- Erickson, B.R. (1966). "Mounted skeleton of Triceratops prorsus in the Science Museum". Scientific Publications of the Science Museum 1: 1–16.
- Scott D. Sampson, Mark A. Loewen, Andrew A. Farke, Eric M. Roberts, Catherine A. Forster, Joshua A. Smith, and Alan A. Titus (2010). "New Horned Dinosaurs from Utah Provide Evidence for Intracontinental Dinosaur Endimism". PLoS ONE. 5 5 (9): e12292. doi:10.1371/journal.pone.0012292. PMC 2929175. PMID 20877459.
- Marsh, O.C. (1887). "Notice of new fossil mammals". American Journal of Science 34: 323–331.
- Marsh, O.C. (1888). "A new family of horned Dinosauria, from the Cretaceous". American Journal of Science 36: 477–478.
- Marsh, O.C. (1889b). "Notice of gigantic horned Dinosauria from the Cretaceous". American Journal of Science 38: 173–175.
- Scannella, J.; and Horner, J.R. (2010). "Torosaurus Marsh, 1891, is Triceratops Marsh, 1889 (Ceratopsidae: Chasmosaurinae): synonymy through ontogeny". Journal of Vertebrate Paleontology 30 (4): 1157–1168. doi:10.1080/02724634.2010.483632 .
- Longrich NR, Field DJ (2012) Torosaurus Is Not Triceratops: Ontogeny in Chasmosaurine Ceratopsids as a Case Study in Dinosaur Taxonomy. PLoS ONE 7(2): e32623. doi:10.1371/journal.pone.0032623
- Mathews, Joshua C.; Brusatte, Stephen L.; Williams, Scott A.; and Henderson, Michael D. (2009). "The first Triceratops bonebed and its implications for gregarious behavior". Journal of Vertebrate Paleontology 29 (1): 286–290. doi:10.1080/02724634.2009.10010382 .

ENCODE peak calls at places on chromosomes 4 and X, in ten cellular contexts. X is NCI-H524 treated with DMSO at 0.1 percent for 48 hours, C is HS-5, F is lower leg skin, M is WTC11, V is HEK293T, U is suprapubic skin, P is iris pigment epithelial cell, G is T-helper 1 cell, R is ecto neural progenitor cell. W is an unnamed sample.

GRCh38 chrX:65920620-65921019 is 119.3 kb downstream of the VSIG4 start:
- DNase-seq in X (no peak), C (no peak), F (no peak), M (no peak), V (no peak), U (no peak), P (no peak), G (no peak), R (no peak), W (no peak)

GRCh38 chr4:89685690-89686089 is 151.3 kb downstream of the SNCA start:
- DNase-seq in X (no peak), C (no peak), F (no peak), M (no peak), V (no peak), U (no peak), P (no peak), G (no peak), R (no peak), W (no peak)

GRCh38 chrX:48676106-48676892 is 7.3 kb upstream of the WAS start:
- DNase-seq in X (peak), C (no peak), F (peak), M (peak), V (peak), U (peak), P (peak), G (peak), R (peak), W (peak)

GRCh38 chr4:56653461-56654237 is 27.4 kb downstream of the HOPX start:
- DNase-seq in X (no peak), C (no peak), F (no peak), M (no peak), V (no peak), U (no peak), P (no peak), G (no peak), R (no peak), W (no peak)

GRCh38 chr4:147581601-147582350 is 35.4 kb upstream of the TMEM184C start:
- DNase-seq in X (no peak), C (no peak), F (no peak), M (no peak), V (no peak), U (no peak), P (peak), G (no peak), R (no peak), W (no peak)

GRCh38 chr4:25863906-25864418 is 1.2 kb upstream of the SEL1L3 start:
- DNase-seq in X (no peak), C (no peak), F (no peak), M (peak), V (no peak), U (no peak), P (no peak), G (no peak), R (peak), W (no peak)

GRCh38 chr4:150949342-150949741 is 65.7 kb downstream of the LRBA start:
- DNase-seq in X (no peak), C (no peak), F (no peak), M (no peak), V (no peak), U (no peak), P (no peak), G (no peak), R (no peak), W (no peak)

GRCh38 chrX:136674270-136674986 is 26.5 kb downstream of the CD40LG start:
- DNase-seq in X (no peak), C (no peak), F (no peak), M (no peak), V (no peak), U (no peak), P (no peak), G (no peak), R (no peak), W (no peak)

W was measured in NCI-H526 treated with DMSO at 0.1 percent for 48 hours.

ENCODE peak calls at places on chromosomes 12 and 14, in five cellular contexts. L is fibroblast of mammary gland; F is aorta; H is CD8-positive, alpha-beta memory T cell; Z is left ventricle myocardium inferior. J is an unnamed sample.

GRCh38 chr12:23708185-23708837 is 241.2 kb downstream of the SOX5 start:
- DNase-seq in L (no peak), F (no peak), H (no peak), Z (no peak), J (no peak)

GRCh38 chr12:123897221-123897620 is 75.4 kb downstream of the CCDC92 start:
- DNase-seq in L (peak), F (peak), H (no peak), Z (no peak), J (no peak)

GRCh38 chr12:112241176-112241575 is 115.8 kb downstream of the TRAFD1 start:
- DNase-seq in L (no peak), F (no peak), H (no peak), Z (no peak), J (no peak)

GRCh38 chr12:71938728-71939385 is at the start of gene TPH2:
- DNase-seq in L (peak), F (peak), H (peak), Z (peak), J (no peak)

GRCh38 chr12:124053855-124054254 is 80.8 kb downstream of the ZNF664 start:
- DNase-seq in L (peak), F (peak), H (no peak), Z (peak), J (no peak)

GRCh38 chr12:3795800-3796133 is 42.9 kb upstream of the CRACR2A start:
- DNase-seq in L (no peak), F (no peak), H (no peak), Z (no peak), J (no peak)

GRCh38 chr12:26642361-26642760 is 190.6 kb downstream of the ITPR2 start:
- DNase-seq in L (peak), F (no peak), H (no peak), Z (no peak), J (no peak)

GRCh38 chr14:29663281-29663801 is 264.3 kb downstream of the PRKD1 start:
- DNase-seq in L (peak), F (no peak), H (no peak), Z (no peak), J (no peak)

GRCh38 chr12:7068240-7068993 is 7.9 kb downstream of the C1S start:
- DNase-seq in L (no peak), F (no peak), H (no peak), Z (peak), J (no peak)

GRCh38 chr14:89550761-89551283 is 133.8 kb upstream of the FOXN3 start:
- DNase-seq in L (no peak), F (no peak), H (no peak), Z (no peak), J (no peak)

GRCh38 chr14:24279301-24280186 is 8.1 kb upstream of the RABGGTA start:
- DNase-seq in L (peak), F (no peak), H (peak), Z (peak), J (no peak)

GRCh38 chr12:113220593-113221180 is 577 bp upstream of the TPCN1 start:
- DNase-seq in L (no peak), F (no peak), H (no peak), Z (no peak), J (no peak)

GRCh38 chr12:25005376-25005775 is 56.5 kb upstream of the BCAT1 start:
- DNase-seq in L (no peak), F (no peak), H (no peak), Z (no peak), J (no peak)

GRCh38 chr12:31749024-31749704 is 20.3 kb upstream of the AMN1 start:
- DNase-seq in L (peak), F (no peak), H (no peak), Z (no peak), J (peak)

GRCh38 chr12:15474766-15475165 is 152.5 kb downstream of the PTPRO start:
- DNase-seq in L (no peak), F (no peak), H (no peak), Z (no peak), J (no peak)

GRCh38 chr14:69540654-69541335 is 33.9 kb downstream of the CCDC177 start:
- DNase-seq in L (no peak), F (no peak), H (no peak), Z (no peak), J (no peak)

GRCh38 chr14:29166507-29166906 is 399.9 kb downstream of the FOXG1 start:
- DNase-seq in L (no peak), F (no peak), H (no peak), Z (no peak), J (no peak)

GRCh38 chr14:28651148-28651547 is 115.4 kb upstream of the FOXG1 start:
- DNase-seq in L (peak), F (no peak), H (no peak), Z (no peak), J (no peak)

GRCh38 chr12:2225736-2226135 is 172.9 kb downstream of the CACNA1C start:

- Ostrom, J. H. (1966). "Functional morphology and evolution of the ceratopsian dinosaurs". Evolution 20 (3): 290–308. doi:10.2307/2406631 . JSTOR 2406631.
- Dodson, P.; Forster, C.A.; and Sampson, S.D. (2004) Ceratopsidae. In: Weishampel, D. B.; Dodson, P.; and Osmólska, H. (eds.), The Dinosauria (second edition). University of California Press, Berkeley, pp. 494–513. ISBN 0-520-24209-2.
- Farke, A. A. (2004). "Horn Use in Triceratops (Dinosauria: Ceratopsidae): Testing Behavioral Hypotheses Using Scale Models" (PDF). Palaeo-electronica 7 (1): 1–10. Retrieved 20 November 2010.
- Davitashvili, L. Sh. (1961). Teoriya Polovogo Otbora (Theory of Sexual Selection). Izdatel'stvo Akademii nauk SSSR. p. 538.
- Farlow, J.O. and Dodson, P. (1975). "The behavioral significance of frill and horn morphology in ceratopsian dinosaurs". Evolution 29 (2): 353. doi:10.2307/2407222 . JSTOR 2407222.
- State of South Dakota. "Signs and Symbols of South Dakota.....". Retrieved 2007-01-20.
- State of Wyoming. "State of Wyoming – General Information". Archived from the original on February 10, 2007. Retrieved 2007-01-20.